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Boeing 737 MAX 9

an incident that reveals a cultural change..


(Picture: Mathieu Lewis Rolland : AFP)

(Reading 3 min)


The facts

On January 5, a door of a Boeing 737 MAX 9 aircraft stood out in flight. A month after the incident, the inspectors' report is overwhelming: four screws were not put back on the device during a repair before it left the factory.




An intolerable oversight for the director of the investigation. There is a problem with the audit process, said Jennifer Homendy, director of the National Transportation Safety Board.

For the experts it is all the quality control that must be revised at the American aircraft manufacturer. "We are on a repetition, a recurrence of defects, deviations from normal, certainly that the process is not properly carried out and that some employees were not careful enough, generally speaking, they must go up the level, they are now being attacked by aircraft manufacturers.”


Planes nailed to the ground


The Federal Aviation Administration (FAA), which regulates air transportation in the United States, stopped 171 aircraft of the same type. “Since we started preliminary inspections, we have found cases that appear to be related to installation problems in the door cap – for example, bolts that required additional tightening.”

Alaska Airlines also reported finding loose parts on some of its MAX-9s during preliminary inspections.

To return to the air, these 171 aircraft - of the 218 MAX-9s delivered to date - must be inspected. At the end of January, the American Civil Aviation Regulatory Agency (FAA) detailed the program to which they must be submitted. It consists of four points including the verification of specific fasteners as well as visual inspections of all cap holders and their components, and the repair of any damage or abnormal condition.

It is only after the plan is finalized that "the aircraft will be able to return to service," the FAA said, without specifying a date at this time.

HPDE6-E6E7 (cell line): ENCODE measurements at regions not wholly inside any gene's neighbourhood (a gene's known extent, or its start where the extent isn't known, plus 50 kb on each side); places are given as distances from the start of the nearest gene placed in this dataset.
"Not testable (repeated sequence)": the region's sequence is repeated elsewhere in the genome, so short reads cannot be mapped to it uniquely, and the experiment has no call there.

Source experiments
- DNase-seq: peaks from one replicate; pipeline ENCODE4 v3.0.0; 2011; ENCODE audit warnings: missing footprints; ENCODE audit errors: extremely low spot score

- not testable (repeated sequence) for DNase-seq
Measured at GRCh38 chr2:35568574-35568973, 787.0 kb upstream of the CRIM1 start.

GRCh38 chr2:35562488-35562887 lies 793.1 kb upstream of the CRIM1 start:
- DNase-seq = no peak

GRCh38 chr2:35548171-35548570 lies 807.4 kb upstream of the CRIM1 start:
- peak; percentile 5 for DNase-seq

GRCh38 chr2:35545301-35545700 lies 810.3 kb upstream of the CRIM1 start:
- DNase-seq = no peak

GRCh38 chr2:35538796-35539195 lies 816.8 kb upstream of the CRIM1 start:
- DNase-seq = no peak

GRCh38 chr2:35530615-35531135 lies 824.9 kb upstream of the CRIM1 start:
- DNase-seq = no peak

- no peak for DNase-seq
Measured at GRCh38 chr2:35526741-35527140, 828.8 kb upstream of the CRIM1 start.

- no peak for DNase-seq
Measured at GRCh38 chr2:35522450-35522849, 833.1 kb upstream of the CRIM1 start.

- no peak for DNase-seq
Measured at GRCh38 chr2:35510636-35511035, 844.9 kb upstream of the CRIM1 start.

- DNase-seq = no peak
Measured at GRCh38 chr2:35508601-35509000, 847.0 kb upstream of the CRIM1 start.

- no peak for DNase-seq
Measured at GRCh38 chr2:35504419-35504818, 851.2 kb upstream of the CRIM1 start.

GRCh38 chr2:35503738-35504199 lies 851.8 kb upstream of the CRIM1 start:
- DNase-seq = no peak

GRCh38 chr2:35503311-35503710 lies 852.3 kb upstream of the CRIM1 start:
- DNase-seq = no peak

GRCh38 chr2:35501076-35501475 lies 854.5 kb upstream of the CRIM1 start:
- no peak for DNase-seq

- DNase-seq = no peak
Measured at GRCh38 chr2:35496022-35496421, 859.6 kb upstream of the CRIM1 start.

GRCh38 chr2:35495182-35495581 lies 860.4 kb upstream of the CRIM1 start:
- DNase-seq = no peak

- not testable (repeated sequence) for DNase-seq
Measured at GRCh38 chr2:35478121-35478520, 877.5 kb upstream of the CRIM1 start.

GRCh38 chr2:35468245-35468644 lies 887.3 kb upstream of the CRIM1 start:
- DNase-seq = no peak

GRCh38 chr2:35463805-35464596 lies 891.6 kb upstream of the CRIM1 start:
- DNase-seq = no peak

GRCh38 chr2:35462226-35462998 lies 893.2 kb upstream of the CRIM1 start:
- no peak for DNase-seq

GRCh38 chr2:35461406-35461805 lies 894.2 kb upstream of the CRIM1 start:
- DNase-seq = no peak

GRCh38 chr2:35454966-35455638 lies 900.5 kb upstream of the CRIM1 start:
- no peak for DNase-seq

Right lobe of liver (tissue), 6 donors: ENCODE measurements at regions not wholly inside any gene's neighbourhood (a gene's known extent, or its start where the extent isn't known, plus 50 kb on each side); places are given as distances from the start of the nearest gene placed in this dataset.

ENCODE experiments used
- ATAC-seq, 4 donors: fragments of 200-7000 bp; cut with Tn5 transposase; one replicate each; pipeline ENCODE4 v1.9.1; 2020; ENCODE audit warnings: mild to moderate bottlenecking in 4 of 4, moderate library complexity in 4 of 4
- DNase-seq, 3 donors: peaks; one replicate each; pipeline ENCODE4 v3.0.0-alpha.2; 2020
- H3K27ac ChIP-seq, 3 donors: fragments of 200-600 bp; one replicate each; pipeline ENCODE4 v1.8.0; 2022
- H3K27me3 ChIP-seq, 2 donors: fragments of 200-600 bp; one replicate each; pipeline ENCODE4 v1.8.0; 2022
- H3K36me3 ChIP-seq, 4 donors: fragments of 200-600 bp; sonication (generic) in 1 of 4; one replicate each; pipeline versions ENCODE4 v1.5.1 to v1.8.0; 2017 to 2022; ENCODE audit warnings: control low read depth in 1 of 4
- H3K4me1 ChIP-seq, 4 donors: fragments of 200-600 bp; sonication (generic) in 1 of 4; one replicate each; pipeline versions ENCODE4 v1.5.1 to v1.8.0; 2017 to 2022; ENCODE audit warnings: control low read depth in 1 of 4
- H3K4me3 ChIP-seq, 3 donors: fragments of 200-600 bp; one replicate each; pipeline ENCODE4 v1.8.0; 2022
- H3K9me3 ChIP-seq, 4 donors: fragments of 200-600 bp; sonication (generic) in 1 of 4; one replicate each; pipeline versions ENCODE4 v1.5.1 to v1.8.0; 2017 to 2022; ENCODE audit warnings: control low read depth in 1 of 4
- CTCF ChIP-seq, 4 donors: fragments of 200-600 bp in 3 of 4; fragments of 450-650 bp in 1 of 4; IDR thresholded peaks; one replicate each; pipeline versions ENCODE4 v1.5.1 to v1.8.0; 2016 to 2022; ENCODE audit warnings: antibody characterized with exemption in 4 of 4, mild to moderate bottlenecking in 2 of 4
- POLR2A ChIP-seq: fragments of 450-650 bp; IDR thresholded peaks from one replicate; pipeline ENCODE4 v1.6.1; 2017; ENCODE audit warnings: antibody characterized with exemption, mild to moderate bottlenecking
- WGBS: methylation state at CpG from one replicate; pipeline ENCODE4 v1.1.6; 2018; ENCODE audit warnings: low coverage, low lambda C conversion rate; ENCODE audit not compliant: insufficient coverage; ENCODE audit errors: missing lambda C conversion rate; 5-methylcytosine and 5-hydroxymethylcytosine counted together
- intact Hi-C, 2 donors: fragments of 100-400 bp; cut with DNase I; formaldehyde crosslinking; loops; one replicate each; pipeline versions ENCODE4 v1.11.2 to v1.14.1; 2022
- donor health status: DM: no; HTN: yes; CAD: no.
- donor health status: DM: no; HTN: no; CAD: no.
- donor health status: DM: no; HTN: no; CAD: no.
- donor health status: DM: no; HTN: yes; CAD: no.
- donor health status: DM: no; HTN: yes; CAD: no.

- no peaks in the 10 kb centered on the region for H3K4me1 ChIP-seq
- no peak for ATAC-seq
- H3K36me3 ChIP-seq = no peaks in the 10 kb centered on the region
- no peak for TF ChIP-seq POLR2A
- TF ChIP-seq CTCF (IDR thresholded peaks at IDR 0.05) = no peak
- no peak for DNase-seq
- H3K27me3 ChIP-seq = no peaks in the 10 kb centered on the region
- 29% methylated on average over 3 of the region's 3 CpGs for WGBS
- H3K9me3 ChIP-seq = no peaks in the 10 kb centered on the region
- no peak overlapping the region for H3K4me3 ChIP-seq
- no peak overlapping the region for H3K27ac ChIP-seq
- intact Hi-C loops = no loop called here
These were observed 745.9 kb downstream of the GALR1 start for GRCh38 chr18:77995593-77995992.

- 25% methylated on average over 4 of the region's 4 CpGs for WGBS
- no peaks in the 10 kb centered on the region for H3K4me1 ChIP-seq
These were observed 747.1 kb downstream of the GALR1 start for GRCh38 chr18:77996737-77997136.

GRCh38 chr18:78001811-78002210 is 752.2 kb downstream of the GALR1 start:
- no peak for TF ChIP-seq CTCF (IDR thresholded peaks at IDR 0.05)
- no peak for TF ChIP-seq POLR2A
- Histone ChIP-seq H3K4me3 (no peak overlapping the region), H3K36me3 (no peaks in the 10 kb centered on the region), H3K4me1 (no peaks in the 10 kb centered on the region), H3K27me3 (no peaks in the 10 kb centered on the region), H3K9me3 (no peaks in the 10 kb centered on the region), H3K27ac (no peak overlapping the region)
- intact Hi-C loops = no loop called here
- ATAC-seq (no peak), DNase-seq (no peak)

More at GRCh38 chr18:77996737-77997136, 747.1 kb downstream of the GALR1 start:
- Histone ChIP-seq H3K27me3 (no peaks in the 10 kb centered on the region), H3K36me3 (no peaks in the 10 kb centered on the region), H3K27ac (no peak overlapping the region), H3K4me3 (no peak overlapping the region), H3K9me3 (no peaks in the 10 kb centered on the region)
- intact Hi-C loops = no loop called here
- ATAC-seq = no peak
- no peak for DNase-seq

Production lines at a standstill



The regulator also said it had informed Boeing of its refusal to authorize any expansion of the production of the 737 MAX family - the flagship aircraft of the American manufacturer - including that of the MAX-9. “Boeing has a very rigorous quality control system, but there has been a series of incidents over the past year that raise questions. It’s a question,” says Michel Merluzeau of the AIR specialized firm.

According to the expert, the consequences of the pandemic are “underestimated”, with many departures and a “mix of skills and talents” that has hindered the transmission of know-how and the training of new hires.

The group’s culture of profitability and the rise of Airbus as a significant competitor has led the group to make decisions to relocate its production centres to a less well-paid but less skilled workforce. “They went back five years. It is a company that seems to care more about profits than security,” Paul Argenti, a professor of corporate communications at Dartmouth University in New Hampshire, was accused on January 9 on CNBC. For journalist Peter Robison, he reports in his 2021 book Flying Blind, that the company’s slogan, «working together», has become «more for less». Boeing has moved from a culture of engineers to a culture of financiers and salespeople. 


Broken reputation and heavy economic consequences 


Already in the financial turmoil, there is a risk of loss of passenger confidence and a tarnished reputation for Boeing.

American Airlines, which owns the largest fleet of reconfigured versions with 79 aircraft, should not emerge unscathed from this episode. United Airlines has announced that it expects a loss for the current first quarter.


What are the action plans ?


In a press release, the manufacturer assumes responsibility for the incident and initiates a new plan to strengthen quality controls in factories.” Aengus Kelly, head of Aercap’s largest aircraft leasing company, says Boeing “cannot afford another misstep.”

Boeing “must now focus 100% on quality and safety. The financial criteria are totally secondary at this stage for the group’s future,” he says. The issue of profitability at the expense of safety is resurfacing and deserves to be put back at the heart of the debate.

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